A Message of Peace
‘Marhaban, ahlan min Endeavour, elaykom salam’ While the first Muslim went to space in 1985, yet a piece of Islam had traveled there much earlier. In June 1971, the manned Apollo 15 mission flew to the moon with much concern over the safety of its members as new equipment, including the rover car, meant that changes were done to the spacecraft Endeavour for the first time.
“[The astronauts] were talking with us and I was telling them that ‘what I would like to do is to give you a page of the Qur’an, the first surah of the Qur’an, Al-Fatihah, and that would put further protection [on the mission]’ ” recalled Dr. Farouk El-Baz, then chairman of the Astronaut Training Group, in a recent radio interview with IslamOnline.net.
“And the commander of the mission said, ‘Absolutely! We [can use] all the help we can get ‘ So I actually took Al-Fatihah, the first page of the Qur’an … and it was [written] in Arabic and [translated into] English, and on that sheet of paper I actually wrote down a prayer for the protection of the astronauts of the mission … and they took that first surah of the Qur’an to the moon.”
Egyptian-American El-Baz, a geologist by training, was also secretary of the Landing Site Selection Committee and Principal Investigator of Visual Observations and Photography after he had joined the Apollo program in 1967. In addition to teaching the astronauts how to identify rocks to bring back to Earth and how to make sense of satellite imagery of the lunar surface, he also taught members of the Apollo 15 mission how to send a message of peace to the world from space.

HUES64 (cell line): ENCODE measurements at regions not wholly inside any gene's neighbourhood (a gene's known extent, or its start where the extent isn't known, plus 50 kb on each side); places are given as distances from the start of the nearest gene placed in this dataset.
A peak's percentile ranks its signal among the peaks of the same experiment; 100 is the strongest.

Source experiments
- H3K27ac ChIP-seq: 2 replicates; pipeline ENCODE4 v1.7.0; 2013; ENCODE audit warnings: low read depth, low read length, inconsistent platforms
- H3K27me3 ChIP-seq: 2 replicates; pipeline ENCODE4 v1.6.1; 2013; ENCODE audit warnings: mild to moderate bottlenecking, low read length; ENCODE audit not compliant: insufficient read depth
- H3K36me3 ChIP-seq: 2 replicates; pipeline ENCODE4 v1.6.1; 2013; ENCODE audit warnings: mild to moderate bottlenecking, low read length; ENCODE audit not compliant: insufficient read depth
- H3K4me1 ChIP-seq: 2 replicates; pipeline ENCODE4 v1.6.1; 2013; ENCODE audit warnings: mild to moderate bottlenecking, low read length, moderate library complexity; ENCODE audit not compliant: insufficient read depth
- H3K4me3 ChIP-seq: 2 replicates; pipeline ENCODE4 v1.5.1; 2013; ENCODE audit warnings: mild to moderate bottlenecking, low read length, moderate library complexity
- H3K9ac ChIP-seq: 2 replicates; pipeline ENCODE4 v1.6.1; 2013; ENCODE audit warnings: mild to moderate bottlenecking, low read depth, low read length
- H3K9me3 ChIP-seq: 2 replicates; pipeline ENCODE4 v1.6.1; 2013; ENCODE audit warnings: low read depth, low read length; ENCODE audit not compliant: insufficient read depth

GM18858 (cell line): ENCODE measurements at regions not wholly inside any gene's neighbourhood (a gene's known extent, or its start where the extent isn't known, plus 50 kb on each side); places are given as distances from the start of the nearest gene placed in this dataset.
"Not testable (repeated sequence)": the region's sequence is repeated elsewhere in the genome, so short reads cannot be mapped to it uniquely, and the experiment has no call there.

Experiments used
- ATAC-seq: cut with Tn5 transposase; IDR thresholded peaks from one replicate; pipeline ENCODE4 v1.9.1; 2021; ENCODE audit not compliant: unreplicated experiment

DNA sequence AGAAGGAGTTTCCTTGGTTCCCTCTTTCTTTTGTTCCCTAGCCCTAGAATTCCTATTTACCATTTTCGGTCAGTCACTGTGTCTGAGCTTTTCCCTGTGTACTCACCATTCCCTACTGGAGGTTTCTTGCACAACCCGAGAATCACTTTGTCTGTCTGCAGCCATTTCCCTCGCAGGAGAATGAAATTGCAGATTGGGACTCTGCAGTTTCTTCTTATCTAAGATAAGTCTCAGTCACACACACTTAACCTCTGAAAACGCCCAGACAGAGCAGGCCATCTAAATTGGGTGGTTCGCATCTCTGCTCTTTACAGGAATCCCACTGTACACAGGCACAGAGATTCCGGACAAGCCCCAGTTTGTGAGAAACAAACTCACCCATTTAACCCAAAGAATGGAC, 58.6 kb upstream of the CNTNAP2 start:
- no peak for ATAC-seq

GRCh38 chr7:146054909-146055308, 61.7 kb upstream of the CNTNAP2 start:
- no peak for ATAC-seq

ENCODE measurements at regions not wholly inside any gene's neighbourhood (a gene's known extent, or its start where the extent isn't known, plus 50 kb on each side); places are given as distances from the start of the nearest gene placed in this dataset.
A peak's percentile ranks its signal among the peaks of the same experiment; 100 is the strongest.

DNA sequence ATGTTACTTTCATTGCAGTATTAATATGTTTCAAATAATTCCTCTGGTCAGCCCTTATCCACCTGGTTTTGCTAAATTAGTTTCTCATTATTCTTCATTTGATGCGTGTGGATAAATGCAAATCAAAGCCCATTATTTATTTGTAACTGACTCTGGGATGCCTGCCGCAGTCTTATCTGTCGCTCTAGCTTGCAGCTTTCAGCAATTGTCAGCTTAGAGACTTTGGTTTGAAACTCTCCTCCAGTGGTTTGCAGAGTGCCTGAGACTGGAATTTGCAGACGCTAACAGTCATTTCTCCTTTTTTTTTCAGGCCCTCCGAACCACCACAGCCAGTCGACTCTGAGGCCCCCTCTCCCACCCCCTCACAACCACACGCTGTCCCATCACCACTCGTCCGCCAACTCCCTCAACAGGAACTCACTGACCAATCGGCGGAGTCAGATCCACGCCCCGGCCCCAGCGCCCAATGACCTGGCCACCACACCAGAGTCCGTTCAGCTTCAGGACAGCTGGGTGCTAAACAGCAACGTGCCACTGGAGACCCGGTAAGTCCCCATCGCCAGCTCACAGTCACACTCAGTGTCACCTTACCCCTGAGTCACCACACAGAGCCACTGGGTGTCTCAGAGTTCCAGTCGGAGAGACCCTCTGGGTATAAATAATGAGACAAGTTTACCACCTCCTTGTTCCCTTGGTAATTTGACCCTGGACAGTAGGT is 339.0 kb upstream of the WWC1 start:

“One of them I taught some Arabic so that he would say when we see each other ‘Hello’ in Arabic ‘Ahlan wa sahlan’ … and then taught him a statement to say from the moon .. and he said ‘Marhaban, ahlan min Endeavour, elaykom salam’ [Hello, greetings from Endeavour, peace be to you].”
As Malaysia sends up its first astronaut, people from around the world will be listening in to what the ninth Muslim in space will have to say. Like medieval Muslim explorers who tackled new frontiers, Shukor will have a chance to put Muslim nations back on the cutting edge of discovery. Perhaps it won’t be long before space travel catches the imagination of other Muslim nations as well, and a new age of exploration would be born in this part of the world.